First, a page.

The Atmospheric Commons
Two Possible Solutions
1. Governments can regulate commons through various laws
    - but it is difficult at an internal level and there can be information issues such as laws for National Parks and laws governing the seas.
2. Market Solutions
-give permits to pollute a little, and then allow there to be trade of those permits
-this encourages efficiency. is good for initial steps but what about over time? well, wealthier countries/states/firms will use this to pollute more still because they can trade for permits from other states.

         **Bottom line: Countries will need to have a cap. And within those countries, they will need to put a cap on the pollution of its firms. This is still unproven and can be ineffective b/c countries can't be over-efficient.

Cooperation Solution

1. Montreal Protocol on CFCs and HCFCs

    -ozone hole unambiguous evidence of problem

    -there are substitutions for those ozone depleting chemicals

        **Companies sold a lot of energy. They got away with not buying permits and if they had to buy permits, it was inexpensive. But cooperation is possible- Montreal limited CFCs and got countries together.

2. Conflict is more likely

    -Kyoto protocol on greenhouse gases. Signed in 1997, ratified effect in 2005. Almost all (developed) countries except for US signed the treaty. 

    -Calls for a reduction of greenhouse gases for all states. Developing countries largely exempted because they believe they need to first reach a certain standard in their economy before they can start limiting.

    -Protocol uses a cap and trade system. It expires in 2012 (when the world is going to end, obviously). Meeting in Copenhagen in Dec 2009. 

    -Intergovernmental Panel on Climate Change claims that by year 2100, globe will be between 2.5 and 10.5 degrees warmer.

        **US didnt want environmental awareness b/c it would lead to decline in its domestic firms. China and India also haven't signed. 

-Acid rain

Industrialization is a cause of acid rain. Poisons lakes riviers, damages soil, endangers the health of animals and humans. Problem for US Canada and European nations.

Causes: immediately after sulfur dioxide SO2 has been emitted into the atmostphere. Almost all fossil fuels contain sulfur and is high in coal (accounted for 66% of US sulfur dioxide emissions, 69% in china). When FF burn sulfur combines with oxygen makes sulfate and the interaction with mist fog or rain it becomes to create SO2 transforms to Sulfuric acid is major environmental health problem.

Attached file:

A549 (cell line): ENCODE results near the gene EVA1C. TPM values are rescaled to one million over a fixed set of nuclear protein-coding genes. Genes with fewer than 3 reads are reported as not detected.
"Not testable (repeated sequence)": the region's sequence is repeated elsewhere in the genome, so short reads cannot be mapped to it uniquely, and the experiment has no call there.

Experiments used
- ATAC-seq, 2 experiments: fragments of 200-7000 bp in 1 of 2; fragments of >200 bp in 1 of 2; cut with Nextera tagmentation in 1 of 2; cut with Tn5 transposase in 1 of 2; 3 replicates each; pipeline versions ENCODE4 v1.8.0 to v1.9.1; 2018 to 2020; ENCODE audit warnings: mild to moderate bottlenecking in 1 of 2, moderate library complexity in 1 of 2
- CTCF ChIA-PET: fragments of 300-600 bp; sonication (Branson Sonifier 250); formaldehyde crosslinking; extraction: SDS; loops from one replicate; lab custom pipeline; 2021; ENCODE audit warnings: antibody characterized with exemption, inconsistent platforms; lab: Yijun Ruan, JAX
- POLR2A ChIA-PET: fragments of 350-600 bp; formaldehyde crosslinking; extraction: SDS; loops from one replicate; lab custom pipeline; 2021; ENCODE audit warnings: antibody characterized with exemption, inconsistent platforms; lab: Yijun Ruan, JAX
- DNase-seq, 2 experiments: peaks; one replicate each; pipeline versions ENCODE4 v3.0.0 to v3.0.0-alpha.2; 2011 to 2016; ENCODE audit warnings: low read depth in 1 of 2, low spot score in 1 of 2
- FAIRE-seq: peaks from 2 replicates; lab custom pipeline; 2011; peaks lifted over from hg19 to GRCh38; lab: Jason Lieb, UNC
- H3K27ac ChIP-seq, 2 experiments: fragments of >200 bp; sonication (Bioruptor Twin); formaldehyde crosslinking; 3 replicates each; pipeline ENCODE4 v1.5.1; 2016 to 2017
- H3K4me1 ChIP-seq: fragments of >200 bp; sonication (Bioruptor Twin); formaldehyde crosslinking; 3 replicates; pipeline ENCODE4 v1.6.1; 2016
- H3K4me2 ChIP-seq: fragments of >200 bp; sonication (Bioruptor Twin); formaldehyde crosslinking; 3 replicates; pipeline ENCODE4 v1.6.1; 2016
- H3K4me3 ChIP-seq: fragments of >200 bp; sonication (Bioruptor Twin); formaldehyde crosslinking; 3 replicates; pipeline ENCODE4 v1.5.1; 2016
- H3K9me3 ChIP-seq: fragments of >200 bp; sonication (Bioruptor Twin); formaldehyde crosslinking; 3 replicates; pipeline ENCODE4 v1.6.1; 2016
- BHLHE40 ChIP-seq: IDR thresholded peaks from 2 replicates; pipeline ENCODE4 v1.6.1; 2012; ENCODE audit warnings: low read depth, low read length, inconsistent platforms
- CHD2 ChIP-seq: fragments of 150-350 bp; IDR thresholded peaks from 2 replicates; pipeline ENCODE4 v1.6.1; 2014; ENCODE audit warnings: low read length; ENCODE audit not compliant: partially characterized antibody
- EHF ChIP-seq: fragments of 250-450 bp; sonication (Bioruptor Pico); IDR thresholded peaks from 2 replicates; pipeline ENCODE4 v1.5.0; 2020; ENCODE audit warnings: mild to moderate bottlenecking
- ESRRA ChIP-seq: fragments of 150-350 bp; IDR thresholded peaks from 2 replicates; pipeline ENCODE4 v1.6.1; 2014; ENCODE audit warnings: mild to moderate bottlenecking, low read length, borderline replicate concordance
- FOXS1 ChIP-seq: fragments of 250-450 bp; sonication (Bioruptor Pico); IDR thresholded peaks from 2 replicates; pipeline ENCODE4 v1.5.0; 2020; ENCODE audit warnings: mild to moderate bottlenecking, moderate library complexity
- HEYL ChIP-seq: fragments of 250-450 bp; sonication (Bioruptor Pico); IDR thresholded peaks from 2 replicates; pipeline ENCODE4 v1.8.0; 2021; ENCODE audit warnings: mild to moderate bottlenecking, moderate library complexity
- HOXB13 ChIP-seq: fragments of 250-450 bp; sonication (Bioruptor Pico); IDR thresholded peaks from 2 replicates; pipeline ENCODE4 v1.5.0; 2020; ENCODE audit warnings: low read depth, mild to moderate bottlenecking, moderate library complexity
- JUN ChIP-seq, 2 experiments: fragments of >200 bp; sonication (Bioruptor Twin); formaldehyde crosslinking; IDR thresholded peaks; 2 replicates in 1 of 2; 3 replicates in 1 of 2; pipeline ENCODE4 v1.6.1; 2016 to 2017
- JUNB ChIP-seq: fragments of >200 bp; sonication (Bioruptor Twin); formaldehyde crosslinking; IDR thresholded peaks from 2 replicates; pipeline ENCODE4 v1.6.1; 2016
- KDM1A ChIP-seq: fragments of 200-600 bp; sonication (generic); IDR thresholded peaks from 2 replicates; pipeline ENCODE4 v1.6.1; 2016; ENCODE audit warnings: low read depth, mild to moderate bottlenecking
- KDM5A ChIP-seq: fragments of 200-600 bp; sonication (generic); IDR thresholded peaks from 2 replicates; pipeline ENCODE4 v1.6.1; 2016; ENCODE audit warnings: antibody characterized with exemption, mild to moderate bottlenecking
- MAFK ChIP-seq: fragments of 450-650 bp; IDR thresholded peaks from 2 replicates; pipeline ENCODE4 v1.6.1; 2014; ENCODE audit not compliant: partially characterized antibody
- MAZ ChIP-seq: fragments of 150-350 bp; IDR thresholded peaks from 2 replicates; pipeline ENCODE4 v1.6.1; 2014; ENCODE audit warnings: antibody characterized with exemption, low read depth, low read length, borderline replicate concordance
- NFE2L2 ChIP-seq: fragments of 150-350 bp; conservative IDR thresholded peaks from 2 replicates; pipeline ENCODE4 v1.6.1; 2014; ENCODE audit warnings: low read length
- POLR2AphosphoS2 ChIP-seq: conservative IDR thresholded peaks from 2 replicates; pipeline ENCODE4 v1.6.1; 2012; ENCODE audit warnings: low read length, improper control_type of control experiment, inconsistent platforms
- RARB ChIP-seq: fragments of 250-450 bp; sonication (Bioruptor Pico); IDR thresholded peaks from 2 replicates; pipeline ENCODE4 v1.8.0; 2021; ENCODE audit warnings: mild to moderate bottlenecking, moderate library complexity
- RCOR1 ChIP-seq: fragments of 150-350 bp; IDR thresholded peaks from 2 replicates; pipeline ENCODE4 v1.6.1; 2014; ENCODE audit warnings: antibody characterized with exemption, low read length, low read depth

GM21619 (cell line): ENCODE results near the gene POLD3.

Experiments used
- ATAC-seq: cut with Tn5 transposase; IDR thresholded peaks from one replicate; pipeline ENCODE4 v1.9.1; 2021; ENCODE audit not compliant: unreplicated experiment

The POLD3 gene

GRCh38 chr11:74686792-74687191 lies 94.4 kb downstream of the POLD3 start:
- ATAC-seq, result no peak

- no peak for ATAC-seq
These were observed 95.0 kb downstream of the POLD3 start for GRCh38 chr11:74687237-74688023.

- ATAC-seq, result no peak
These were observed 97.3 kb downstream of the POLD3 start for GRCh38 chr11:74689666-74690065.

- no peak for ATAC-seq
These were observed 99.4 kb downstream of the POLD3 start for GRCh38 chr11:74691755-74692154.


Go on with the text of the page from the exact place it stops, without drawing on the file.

Copenhagen Climate Change Conference

-very important meeting December, 2009 in Copenhagen

-intergovernmental Panel on Climate Change claims by 2100

-Global Warming most difficult issue

    • lack of substitute, global issue

Acid rain easier

    • No substitute but more local issue

CFCs (ozone depletion) easiest

    • Substitute available

Notes:  11/17/09


Maalouf’s perspective on identity


  1. Different historical episodes demonstrates that there are numerous identities are numerous identities that can serve as basis of conflict. (religion, class, race, ethnicity, gender)
  2. History also shows that there is no form of identity that is superior or always more important.
  3. Maalouf explores his own identity to demonstrate the many forms of identity that make him who he is (Christian, Arab, French, Lebanese, etc.).
  4. He also emphasizes that he (and each of us) is completely unique, although we lay claim to many forms of identity.
  5. Maalouf argues all forms of identity are socially constructed (thought experiment of ‘relocated infant’ demonstrating arbitrary nature of identity).
  6. Maalouf calls for rejection of ‘tribal identity’ because it leads to violence and death (and is so easily refuted).

-argues that our feelings about slavery, torture, etc. demonstrates the  possibility of progress

      g.   The politics of ‘identity migration’


Video notes:


-Becareful of bubbles, risky investments, similar to the Asian Financial Crisis.

-Battle in Seattle, 1999 WTO, Uruguay round ended, protests started the beginning of global awareness

-Against wealthy developed countries that protected their markets but preached for free trade


Notes: 11/19/09


Modernity and ‘the Other’